British PM Theresa May asks EU for Brexit delay until June 30
EU official reportedly wants 1-year 'flextension' so Britain doesn't crash out of bloc
British Prime Minister Theresa May is requesting that the deadline for her country to leave the European Union be extended until June 30.
In a letter to European Council President Donald Tusk on Friday, May said that "the United Kingdom proposes that this period should end on 30 June, 2019."
EU leaders agreed late last month to prolong the Brexit date from March 29 until April 12, unless May could push their mutually agreed divorce deal through Parliament.
Meanwhile, Tusk has urged EU member states to offer Britain a flexible extension of up to a year to make sure the nation doesn't crash out of the bloc in a chaotic and costly way.
Two EU officials, who requested anonymity because they weren't authorized to disclose information before it was made public, said that Tusk wants a one-year "flextension," and for it to be approved at next Wednesday's EU summit.
Any extension to the deadline will need unanimous approval from the 27 remaining EU nations. French President Emmanuel Macron has thus far seemed cautious about giving Britain more time, saying the EU cannot be held hostage by Britain's political deadlock over Brexit.
Labour 'disappointed' with talks
Within Britain, Opposition Labour Party officials say they are "disappointed" with the government's stance in delicate talks aimed at finding a Brexit compromise that both major parties could back.
The party said in a statement that "the government has not offered real change or compromise" in talks this week.
The negotiations started after May asked Labour Leader Jeremy Corbyn to meet with her to seek a way forward.
In the statement, Labour called on May to "come forward with genuine changes to her deal in an effort to find an alternative that can win support in Parliament and bring the country together."
A spokesperson for May's office said Friday her government is ready to hold more talks with Labour over the weekend.
"The government is determined to work constructively to deliver the Brexit people voted for, and avoid participation in the European Parliamentary elections," he said in a statement.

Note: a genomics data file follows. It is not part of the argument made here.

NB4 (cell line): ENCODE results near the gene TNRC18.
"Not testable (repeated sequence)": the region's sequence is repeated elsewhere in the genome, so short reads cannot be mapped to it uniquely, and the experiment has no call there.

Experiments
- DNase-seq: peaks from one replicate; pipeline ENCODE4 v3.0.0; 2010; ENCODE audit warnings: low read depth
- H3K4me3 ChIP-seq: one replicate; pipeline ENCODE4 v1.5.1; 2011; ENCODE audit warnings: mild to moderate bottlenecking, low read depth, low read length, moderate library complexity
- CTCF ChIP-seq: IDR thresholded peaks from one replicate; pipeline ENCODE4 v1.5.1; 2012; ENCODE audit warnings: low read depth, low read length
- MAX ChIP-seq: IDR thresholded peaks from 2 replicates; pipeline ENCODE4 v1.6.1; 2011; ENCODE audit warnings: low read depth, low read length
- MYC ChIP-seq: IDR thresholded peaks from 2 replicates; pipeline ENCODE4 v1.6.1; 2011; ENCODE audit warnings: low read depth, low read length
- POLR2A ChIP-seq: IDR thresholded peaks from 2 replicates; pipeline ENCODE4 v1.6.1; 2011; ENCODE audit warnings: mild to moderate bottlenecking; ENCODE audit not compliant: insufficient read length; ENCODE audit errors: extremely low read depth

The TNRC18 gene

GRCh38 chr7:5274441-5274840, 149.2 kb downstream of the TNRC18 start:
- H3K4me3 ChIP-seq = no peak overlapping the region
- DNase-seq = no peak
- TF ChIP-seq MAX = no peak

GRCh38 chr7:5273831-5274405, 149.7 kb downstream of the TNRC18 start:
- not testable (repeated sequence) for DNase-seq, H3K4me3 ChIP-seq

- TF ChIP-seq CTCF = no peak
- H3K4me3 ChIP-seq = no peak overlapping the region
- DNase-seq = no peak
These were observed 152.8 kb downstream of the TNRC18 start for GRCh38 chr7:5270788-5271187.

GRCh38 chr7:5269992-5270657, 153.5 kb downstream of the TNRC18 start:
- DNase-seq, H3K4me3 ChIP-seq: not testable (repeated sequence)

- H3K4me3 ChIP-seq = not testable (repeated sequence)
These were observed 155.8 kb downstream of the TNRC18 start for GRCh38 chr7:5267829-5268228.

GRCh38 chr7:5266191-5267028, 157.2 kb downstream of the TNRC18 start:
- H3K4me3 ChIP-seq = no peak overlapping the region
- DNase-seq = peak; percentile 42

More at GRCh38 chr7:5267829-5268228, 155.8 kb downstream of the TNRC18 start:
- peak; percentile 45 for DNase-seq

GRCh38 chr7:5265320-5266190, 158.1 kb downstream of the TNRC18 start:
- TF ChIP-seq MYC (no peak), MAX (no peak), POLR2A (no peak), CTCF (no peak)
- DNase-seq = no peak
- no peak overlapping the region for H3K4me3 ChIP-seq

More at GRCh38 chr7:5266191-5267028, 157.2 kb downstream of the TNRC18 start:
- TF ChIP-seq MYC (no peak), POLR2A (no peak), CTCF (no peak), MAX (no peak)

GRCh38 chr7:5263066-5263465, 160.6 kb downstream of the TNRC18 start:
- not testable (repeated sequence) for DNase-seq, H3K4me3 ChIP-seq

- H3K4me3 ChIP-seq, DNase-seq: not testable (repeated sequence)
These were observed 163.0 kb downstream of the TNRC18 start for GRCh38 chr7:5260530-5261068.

Labour seeks a softer Brexit that would keep Britain in a customs union with the European Union after it leaves the bloc.
There are also concerns in Europe that some British politicians who want to provoke a "no-deal" Brexit might try to make trouble from inside the bloc — a course that Conservative MP and outspoken Brexit advocate Jacob Rees-Mogg suggested Friday.
If a long extension leaves us stuck in the EU we should be as difficult as possible. We could veto any increase in the budget, obstruct the putative EU army and block Mr Macron’s integrationist schemes.—@Jacob_Rees_Mogg
Brexit backer and former leader of the U.K. Independence Party (UKIP) Nigel Farage, who has long ridiculed Europe's institutions, also said he would campaign in European Parliament elections.
The complex manoeuvring comes as Britain's Parliament considers legislation designed to prevent a "no-deal" departure from the EU currently set for April 12.
There are concerns that an abrupt departure could lead to economic slowdown and a breakdown in food and medical supplies as border checks and tariffs are added overnight.
Britain's upper House of Lords is set to resume debate on the measure Monday. It was endorsed earlier by the lower House of Commons, passing by just one vote.
'No stone unturned'
A delay would mean that the U.K. needs to take part in the May 23-26 European elections — something which May has long argued against but said in her letter that Britain will make contingency plans to participate in if no Brexit deal is reached in the interim.
May said she is making these preparations, even though she believes it's not in Britain's interest or the European Union's interest for Britain to take part in the elections because it is a departing member state.
May said she "accepts" the EU position that if Britain hasn't left the 28-nation bloc by May 23, it will have a legal obligation to take part in the elections.
The prime minister said she still hopes to reach a compromise agreement that could take Britain out of the EU before that time.
British Foreign Secretary Jeremy Hunt said no one wants a lengthy delay to his country's departure from the EU and that May is "leaving no stone unturned" to break the Brexit impasse.
Speaking on the sidelines of a Group of Seven foreign ministers' meeting in the French Atlantic resort of Dinard, Hunt said a drawn-out exit would be "a bad outcome all round" for Britain and the EU.
"I don't think the EU member states want a long extension. We certainly don't want a long extension," he said.
While acknowledging roadblocks in the process, Hunt said, "Britain is not dragging its feet," and that the impasse over the past few months was a function of the fact that no party has a majority in Parliament.
With files from Reuters